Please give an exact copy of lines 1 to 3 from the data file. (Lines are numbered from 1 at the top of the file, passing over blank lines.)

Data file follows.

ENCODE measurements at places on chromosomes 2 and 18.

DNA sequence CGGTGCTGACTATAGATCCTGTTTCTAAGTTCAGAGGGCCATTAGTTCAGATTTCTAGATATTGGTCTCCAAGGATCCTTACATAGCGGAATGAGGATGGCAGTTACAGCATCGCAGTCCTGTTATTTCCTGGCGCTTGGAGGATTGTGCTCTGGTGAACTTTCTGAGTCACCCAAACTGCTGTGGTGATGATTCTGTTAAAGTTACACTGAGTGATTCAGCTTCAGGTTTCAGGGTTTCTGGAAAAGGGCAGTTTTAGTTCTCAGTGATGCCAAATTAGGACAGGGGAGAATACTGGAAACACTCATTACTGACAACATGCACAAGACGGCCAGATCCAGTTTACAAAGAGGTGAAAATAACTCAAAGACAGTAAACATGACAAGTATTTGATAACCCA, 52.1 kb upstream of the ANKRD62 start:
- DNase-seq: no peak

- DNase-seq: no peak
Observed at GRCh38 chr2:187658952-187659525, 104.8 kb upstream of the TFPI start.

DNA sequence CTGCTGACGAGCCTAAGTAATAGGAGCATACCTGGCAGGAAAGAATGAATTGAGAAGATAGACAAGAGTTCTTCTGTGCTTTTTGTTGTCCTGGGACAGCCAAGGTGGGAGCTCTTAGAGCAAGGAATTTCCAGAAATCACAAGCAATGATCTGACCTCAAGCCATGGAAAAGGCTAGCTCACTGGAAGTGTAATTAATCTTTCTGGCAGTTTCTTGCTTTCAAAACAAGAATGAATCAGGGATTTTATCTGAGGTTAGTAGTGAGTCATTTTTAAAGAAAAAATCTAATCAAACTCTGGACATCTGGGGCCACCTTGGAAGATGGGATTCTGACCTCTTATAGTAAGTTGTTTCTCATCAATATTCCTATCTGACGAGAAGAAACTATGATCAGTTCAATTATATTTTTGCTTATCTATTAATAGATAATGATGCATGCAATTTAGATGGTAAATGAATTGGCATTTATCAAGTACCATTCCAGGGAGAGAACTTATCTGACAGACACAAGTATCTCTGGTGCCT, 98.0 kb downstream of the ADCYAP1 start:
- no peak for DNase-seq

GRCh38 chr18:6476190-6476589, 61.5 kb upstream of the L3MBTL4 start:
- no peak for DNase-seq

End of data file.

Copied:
ENCODE measurements at places on chromosomes 2 and 18.

DNA sequence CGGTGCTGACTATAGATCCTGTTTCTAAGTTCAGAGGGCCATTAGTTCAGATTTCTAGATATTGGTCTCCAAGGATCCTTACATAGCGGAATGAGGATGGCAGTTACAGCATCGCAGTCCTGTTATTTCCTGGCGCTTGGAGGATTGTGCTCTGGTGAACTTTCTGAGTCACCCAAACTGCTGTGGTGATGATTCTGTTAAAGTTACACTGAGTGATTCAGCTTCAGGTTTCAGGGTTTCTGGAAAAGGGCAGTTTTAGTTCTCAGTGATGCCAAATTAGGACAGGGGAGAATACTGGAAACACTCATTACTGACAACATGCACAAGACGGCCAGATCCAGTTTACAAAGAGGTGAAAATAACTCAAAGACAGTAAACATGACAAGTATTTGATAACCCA, 52.1 kb upstream of the ANKRD62 start:
- DNase-seq: no peak